bruce-conner-physical-servicesWith these points of comparison, it is tempting to accuse Mr. Pálfi of appealing to a safe, middlebrow international morality.  But it’s hard to imagine a professional filmmaker making a movie out of copyrighted material owned by someone else and expecting to be able to sell it.  Almost all found footage artists suffer this same constraint, that they will likely never enjoy commercial distribution because of the immense tangle of rights and ownership issues inherent to this type of movie.  Recycling material and building on existing templates is not a concept new to art; Aristotle alludes to it in The Poetics.  It is a concern for new artists, though, that as record companies and movie studios try to hedge their revenue bets against the new media, aggressive litigation is on the rise.  One man’s fair use is another’s piracy.

(That Final Cut got shown in Los Angeles at all, outside of festivals, is to the credit of the Cinefamily, a non-profit occupying the old Silent Movie Theatre across the street from Fairfax High School.  Having hosted screenings of Bruce Conner, Mystery Science Theater 3000‘s Joel Hodgson, and other makers of found-footage, assemblage, and recycled film, the Cinefamily knew that this picture would not be The Cinefamily at The Silent Movie Theatre in Los Angeleseasily seen in America.  So Head Programmer Hadrian Belove paid money to Wild Bunch, the movie’s European sales agent, and got the thing here in a near-exclusive showing.  It might seem a risky investment, but he managed to sell a lot of tickets, too.  The Cinefamily is able to show these objects of obscure desire to packed houses, successfully appealing to a niche market through a business model based on “donation” subscriptions.  This private-club economy may come to define the distribution of art too legally actionable, too subversive, too experimental for mass consumption.  Film consumers raised on the Internet are not all thieves; at least they seem to embrace alternatives to the multiplex model, and this must be regarded as a good thing.)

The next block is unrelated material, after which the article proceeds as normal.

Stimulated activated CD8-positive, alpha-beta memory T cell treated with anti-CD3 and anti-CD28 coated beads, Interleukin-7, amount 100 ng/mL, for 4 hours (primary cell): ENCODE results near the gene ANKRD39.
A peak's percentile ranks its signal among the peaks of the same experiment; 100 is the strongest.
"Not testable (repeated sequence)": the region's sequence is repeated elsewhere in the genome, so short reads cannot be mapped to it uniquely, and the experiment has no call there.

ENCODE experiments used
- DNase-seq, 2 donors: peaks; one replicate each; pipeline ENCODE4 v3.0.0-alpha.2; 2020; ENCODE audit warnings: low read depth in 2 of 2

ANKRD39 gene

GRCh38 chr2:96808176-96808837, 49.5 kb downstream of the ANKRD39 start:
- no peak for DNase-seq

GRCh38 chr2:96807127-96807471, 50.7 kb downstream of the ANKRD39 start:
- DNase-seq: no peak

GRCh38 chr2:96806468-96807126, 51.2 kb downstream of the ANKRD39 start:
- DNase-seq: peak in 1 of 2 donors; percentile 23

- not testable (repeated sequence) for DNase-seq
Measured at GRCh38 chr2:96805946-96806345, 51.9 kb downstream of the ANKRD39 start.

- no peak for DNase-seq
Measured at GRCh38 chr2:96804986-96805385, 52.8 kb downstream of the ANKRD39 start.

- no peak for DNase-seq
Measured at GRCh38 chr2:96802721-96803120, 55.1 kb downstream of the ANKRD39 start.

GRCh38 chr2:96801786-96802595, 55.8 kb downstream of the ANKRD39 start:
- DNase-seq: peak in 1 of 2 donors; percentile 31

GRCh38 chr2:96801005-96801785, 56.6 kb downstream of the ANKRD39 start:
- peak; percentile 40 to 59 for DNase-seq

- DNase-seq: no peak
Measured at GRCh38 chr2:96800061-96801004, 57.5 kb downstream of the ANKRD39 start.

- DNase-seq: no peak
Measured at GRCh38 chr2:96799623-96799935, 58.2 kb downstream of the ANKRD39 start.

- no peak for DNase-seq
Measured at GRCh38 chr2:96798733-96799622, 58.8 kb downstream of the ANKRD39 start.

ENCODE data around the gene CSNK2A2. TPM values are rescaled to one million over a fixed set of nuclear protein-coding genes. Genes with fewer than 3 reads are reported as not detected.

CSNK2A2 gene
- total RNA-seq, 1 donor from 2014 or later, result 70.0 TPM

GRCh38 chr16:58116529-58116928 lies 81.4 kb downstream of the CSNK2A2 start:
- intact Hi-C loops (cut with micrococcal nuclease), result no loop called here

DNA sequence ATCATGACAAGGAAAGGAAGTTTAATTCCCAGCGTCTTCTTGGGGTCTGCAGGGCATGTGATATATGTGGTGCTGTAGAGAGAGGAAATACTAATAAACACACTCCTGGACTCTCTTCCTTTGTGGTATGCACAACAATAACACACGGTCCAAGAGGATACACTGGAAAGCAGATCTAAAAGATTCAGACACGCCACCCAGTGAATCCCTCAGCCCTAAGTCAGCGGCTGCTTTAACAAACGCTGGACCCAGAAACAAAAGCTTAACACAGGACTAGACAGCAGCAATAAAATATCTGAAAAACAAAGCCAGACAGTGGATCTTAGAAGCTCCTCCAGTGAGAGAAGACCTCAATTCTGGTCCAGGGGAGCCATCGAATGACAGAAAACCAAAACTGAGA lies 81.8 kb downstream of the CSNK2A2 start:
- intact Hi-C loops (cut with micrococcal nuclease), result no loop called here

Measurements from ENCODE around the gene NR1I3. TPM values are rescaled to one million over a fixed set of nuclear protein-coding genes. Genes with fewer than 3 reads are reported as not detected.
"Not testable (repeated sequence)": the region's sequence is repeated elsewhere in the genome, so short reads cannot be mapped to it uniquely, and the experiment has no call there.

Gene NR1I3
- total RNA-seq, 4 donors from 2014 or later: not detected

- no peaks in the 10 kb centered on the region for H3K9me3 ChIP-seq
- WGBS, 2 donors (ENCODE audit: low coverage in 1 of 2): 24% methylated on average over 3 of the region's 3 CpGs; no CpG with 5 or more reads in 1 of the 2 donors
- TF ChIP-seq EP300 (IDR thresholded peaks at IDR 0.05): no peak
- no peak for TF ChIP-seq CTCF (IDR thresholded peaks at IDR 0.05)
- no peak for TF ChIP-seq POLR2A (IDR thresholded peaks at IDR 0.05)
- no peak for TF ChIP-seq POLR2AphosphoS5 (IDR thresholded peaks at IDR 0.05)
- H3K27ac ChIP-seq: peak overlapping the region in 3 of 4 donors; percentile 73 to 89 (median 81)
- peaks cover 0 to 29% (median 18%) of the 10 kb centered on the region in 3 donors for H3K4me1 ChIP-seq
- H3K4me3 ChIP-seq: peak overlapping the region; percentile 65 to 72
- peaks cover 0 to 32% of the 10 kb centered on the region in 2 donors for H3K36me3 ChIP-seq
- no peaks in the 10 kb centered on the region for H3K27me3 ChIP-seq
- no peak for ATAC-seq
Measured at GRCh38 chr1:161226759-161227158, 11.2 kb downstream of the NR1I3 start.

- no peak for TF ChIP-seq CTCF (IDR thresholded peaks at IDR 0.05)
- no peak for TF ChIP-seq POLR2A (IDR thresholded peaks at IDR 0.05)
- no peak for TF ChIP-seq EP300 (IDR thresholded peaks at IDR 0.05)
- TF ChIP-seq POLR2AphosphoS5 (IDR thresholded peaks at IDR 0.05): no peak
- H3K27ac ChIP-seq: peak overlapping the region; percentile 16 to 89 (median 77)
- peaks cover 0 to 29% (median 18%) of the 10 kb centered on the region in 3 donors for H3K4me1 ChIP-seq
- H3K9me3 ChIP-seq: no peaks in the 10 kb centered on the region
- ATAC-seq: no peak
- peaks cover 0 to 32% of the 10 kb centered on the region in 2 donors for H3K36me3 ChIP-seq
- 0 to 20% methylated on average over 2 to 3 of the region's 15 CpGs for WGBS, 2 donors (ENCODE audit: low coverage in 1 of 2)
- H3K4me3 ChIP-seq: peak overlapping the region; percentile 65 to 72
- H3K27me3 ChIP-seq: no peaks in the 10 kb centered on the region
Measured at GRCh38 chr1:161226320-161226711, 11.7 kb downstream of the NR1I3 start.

Director György Pálfiposter courtesy Wild Bunch

Final Cut: Ladies and Gentlemen
Wild Bunch International Sales
played October 4 – 8, 2013 at The Cinefamily
for Cinefamily programming information,